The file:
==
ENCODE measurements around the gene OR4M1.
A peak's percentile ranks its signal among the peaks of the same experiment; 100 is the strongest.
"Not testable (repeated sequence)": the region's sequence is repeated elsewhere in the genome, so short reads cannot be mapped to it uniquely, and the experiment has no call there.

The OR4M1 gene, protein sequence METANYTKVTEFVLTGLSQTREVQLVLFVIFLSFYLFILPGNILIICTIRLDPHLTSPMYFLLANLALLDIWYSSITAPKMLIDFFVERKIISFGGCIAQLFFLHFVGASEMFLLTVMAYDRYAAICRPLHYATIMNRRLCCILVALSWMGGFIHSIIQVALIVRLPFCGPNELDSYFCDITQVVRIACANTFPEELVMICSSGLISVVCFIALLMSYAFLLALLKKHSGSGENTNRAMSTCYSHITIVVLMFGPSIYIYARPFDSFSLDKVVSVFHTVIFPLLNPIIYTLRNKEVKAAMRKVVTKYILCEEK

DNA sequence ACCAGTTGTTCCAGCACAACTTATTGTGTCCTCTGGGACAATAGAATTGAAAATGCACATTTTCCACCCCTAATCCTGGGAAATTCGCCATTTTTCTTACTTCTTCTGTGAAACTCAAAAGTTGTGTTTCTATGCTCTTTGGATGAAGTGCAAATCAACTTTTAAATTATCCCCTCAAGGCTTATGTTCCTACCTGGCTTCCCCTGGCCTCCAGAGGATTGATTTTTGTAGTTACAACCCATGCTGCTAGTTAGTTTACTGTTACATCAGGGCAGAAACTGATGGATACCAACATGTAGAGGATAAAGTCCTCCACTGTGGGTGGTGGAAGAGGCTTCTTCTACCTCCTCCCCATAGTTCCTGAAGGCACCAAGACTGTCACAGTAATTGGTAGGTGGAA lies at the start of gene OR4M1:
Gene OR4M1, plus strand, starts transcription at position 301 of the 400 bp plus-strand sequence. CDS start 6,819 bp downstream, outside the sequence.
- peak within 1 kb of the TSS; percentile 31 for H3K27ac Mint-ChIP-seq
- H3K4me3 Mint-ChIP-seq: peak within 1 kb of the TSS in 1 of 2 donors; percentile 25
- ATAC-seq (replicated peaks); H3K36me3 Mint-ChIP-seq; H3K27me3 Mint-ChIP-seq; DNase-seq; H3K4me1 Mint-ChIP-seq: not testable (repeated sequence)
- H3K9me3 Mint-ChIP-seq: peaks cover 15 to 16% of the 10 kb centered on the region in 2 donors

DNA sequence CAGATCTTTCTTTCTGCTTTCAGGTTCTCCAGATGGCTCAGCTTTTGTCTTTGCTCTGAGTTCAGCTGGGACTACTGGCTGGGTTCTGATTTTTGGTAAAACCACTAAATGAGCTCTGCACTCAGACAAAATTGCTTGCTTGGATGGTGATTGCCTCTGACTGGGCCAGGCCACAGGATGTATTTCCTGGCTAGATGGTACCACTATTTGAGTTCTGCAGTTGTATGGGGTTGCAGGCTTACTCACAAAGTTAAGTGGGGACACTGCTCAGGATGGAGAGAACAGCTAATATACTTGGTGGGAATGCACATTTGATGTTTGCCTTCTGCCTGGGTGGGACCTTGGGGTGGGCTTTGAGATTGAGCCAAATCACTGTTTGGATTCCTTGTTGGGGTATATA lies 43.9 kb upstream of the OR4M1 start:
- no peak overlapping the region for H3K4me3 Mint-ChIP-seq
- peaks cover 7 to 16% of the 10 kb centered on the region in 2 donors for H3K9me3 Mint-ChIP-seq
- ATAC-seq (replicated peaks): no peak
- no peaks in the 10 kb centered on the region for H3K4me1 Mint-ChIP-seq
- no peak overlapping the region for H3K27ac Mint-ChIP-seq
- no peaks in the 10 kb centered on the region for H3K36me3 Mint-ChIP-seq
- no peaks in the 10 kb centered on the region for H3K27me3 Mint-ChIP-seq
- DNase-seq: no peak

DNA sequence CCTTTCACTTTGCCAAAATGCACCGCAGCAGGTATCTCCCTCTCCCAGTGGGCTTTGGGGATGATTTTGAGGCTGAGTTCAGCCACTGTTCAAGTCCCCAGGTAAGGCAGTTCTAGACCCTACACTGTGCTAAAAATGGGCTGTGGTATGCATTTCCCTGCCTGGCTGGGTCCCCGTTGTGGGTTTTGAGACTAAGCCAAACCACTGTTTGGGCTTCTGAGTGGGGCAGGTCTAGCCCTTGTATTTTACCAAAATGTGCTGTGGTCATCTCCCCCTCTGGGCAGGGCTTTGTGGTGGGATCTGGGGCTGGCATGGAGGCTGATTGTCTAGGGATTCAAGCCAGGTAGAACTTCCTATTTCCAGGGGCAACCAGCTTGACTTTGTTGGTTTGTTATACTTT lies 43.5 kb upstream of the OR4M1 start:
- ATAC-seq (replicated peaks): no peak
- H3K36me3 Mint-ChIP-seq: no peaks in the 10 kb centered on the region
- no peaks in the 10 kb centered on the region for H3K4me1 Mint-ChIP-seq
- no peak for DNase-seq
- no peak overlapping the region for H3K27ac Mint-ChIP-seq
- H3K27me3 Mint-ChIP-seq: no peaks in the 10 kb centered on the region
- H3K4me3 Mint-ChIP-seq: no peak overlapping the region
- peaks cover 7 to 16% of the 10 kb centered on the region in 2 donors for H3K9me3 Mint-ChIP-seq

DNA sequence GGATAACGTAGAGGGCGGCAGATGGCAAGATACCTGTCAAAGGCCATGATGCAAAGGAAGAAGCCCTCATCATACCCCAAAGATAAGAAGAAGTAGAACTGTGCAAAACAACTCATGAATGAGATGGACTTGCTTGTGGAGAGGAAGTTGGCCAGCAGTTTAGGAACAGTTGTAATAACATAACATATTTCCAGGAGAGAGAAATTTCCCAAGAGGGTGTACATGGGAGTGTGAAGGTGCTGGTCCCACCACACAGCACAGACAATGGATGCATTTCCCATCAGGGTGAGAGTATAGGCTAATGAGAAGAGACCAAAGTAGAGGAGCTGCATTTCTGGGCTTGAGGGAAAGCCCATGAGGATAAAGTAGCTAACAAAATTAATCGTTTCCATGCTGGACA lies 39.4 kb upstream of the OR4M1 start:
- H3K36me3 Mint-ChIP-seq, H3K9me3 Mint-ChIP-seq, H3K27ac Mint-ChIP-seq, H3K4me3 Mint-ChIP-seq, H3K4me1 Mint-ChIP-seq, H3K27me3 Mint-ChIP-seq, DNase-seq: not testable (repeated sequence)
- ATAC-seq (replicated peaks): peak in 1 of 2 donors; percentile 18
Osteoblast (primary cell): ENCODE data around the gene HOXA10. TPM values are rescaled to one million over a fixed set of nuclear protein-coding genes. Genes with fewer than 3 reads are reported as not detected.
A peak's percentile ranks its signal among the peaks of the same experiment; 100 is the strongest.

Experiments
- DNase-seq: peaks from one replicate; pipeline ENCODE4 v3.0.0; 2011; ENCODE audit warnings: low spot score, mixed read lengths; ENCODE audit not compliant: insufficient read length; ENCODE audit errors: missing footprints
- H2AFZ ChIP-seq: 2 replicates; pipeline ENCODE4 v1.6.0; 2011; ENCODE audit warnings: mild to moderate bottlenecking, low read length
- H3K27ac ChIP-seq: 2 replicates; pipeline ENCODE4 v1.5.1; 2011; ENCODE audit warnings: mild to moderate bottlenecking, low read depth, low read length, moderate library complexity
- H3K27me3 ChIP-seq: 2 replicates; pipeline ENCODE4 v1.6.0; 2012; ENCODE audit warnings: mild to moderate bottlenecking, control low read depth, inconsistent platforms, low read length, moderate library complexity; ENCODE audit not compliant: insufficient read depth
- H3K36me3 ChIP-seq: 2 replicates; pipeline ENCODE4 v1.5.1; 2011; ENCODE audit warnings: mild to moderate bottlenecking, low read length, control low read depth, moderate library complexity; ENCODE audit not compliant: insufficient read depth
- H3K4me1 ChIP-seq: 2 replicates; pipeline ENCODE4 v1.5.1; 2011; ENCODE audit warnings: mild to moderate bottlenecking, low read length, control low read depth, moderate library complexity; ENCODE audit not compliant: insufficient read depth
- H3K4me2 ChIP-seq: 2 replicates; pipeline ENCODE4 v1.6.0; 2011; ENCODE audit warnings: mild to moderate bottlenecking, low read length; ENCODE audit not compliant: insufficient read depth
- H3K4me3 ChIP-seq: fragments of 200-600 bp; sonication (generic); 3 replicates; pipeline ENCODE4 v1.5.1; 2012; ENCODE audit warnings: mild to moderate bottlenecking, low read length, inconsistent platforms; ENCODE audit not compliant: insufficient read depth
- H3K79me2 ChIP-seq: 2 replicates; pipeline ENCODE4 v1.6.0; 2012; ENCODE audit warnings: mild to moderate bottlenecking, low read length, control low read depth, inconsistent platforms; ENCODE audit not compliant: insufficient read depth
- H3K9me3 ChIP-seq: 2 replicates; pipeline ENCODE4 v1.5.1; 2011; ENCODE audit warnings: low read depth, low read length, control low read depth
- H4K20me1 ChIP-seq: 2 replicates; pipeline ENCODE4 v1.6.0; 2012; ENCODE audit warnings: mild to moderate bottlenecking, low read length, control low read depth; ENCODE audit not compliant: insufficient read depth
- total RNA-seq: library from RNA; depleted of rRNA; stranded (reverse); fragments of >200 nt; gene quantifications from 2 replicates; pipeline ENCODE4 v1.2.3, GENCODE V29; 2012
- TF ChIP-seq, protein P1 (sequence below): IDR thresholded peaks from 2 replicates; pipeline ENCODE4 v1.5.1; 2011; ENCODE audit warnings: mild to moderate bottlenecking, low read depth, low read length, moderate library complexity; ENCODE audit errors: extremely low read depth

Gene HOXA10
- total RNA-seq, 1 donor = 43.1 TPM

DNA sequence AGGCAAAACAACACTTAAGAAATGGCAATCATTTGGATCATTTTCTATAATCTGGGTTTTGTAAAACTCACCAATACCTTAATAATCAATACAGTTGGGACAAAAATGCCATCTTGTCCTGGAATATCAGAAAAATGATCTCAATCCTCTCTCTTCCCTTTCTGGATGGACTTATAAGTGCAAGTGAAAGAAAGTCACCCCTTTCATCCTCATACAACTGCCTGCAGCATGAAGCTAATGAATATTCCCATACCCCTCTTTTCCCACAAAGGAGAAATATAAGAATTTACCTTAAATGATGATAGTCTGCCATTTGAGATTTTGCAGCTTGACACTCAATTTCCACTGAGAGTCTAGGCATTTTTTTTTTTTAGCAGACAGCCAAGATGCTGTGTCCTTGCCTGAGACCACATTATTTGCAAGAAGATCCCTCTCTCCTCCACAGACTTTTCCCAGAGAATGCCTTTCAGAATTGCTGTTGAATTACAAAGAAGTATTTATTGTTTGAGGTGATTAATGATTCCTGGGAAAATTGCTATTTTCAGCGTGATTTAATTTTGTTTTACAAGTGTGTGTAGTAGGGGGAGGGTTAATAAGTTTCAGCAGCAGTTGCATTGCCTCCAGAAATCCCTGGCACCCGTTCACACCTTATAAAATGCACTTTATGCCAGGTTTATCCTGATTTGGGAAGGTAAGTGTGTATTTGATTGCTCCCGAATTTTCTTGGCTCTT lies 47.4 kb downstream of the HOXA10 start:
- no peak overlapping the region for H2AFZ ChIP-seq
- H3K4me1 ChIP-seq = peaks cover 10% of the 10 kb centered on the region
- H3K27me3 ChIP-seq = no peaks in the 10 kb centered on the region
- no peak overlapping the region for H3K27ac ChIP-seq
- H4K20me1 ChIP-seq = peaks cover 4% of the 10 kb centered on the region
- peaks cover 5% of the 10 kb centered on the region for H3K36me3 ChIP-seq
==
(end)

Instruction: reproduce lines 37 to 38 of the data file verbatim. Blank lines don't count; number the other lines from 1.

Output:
- H3K27ac ChIP-seq: 2 replicates; pipeline ENCODE4 v1.5.1; 2011; ENCODE audit warnings: mild to moderate bottlenecking, low read depth, low read length, moderate library complexity
- H3K27me3 ChIP-seq: 2 replicates; pipeline ENCODE4 v1.6.0; 2012; ENCODE audit warnings: mild to moderate bottlenecking, control low read depth, inconsistent platforms, low read length, moderate library complexity; ENCODE audit not compliant: insufficient read depth